Respond with Urgency. A simple lie or unethical act can turn a situation from a molehill into a mountain of upset, grief and even legal action! When someone has done the wrong thing or done the right thing in the wrong manner, it needs to be handled quickly and diplomatically. Most importantly, create a win-win outcome. Remember, there are no absolutes methods for doing the right thing the right way. However, the key to whether your decisions work and make sense will depend upon the perceptions of your customers (internal and external), communities and your particular industry.

Apologize. Simply apologize for your role in the matter. It doesn’t mean you were wrong, or right. Simply acknowledge your role in the issue. Then, start the process of cleaning up the mistake or situation. It is critical that you are open to understanding the issue from their point of view. Be sure to ask the question, “What can we do that will resolve this for you?”  Remember, this is the starting question; truly listen to their response. (Hint, if you’re overly worried about litigation, do not be obtuse and defensive about the situation. That kind of attitude will do more to create the need for a lawsuit than the issue itself!)

Use mistakes as a come-down-to-reality opportunity. Many companies ignore their employees’ and bosses’ negative attitudes toward following the company’s systems, policies and practices until an issue arises that causes a key client to leave. Objectively review what worked and didn’t work in the situation. Stay away from blaming others for a lack of perceived integrity due to not following the systems; it’s a no-win hot button. Instead, describe the impact of the situation on customer, co-workers, management and the bottom line. If your employees are unable to understand the significance of their behaviors and make appropriate changes, it will require ongoing training or reassignment of job responsibilities.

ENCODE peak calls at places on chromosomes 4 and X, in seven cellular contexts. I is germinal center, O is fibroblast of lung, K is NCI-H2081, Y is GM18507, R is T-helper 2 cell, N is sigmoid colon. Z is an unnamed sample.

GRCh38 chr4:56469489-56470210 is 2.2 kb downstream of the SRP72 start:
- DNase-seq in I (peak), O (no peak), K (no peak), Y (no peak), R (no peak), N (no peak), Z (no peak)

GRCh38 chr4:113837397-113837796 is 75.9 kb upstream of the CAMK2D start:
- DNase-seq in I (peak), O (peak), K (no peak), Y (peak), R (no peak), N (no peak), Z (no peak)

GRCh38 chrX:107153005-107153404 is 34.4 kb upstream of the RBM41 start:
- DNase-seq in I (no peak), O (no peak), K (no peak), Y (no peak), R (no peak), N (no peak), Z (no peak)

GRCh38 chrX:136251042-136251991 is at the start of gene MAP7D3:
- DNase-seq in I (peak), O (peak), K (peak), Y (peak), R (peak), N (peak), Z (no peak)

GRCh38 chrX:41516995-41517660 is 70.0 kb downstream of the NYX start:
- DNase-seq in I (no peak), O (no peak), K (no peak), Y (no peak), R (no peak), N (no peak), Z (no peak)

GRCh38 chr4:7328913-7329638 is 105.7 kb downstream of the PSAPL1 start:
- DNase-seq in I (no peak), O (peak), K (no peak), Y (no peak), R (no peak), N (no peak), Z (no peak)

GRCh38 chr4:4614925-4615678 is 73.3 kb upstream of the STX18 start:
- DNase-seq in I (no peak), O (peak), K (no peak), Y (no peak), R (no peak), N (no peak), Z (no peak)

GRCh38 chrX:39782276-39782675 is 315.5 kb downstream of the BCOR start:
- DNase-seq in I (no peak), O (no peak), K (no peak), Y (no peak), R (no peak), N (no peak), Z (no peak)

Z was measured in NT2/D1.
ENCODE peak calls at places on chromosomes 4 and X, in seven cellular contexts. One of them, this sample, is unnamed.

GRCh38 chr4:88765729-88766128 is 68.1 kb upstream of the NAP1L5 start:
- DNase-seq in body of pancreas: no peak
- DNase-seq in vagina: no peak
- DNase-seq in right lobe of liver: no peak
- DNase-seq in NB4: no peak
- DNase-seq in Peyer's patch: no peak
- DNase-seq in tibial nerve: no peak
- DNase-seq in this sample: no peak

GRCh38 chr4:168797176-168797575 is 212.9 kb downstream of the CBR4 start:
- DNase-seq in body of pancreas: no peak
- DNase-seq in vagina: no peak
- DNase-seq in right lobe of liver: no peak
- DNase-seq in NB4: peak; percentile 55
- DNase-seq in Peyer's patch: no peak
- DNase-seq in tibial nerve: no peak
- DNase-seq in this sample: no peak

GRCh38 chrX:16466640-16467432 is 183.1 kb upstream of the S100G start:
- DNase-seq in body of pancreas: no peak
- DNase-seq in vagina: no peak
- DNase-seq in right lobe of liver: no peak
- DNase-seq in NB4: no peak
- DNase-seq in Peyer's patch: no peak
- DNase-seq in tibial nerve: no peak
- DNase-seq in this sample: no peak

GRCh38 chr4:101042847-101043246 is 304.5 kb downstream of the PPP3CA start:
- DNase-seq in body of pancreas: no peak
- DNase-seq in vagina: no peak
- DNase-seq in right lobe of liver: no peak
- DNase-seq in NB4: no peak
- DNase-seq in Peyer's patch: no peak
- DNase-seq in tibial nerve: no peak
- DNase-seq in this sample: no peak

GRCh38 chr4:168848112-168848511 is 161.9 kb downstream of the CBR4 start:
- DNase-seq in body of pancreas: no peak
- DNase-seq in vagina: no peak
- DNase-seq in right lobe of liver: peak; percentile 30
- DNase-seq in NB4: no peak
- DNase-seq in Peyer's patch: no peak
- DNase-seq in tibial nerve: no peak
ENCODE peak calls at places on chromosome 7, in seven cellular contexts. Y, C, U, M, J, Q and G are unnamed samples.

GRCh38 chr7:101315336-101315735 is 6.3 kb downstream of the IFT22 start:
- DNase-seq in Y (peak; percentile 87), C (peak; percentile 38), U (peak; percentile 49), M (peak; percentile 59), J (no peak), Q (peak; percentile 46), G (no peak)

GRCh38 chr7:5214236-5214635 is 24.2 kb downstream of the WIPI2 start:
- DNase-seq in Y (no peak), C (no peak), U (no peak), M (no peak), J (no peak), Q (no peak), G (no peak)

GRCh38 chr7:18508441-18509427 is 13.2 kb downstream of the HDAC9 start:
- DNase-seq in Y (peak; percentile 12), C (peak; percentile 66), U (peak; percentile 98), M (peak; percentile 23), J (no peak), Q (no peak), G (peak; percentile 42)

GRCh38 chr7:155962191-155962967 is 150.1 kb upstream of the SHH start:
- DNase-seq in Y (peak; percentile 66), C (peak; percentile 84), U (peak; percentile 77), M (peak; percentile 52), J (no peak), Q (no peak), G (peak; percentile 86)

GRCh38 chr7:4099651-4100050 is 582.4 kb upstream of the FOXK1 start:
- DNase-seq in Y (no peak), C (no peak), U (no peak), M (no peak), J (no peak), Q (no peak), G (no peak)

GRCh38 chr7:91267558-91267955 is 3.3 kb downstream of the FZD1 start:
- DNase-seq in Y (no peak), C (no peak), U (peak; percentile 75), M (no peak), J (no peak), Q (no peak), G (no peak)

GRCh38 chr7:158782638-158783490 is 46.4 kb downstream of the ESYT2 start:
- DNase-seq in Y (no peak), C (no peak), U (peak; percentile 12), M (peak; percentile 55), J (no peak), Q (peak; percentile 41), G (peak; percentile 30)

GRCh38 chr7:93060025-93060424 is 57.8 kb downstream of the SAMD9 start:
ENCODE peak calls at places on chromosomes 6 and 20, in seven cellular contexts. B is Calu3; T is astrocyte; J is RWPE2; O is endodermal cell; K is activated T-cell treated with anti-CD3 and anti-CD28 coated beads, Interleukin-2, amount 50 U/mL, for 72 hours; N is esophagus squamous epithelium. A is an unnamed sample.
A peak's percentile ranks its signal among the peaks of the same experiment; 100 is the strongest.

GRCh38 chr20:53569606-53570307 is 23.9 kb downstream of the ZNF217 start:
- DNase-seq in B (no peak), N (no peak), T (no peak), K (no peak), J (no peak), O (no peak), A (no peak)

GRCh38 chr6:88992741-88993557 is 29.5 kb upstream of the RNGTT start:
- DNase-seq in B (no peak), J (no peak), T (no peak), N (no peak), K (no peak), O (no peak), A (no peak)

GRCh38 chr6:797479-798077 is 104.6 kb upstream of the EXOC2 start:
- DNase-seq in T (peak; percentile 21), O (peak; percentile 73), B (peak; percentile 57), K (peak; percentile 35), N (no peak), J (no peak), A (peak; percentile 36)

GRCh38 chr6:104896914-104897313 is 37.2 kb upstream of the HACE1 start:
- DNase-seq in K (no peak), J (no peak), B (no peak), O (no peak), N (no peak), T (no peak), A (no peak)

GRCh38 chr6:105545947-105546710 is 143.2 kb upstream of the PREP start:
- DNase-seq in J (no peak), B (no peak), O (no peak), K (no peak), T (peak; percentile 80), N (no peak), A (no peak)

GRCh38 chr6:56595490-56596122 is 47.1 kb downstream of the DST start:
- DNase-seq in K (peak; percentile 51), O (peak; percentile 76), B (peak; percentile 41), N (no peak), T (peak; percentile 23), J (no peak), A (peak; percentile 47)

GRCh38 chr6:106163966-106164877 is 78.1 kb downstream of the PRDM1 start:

Create a prevention mindset. We all live in a reactive workplace. Being proactive is not rewarded until the preventative measure averts a disaster or something serious. Thinking ahead is what will give your company (and people’s careers) the needed boost to achieve a competitive edge. Questions to get you started in this inquiry: What issue do we contend with often? How do we prevent these issues without reducing our customer effectiveness (internal and external)? What training is required to get everyone on the same page? How do we attract and hire the right people with core values that support our company? How do we hire the right top performers using job fit technology? [Find out more about core value assessments and job fit technology by contacting Jeannette @ OR visit]

©Jeannette Seibly, 2011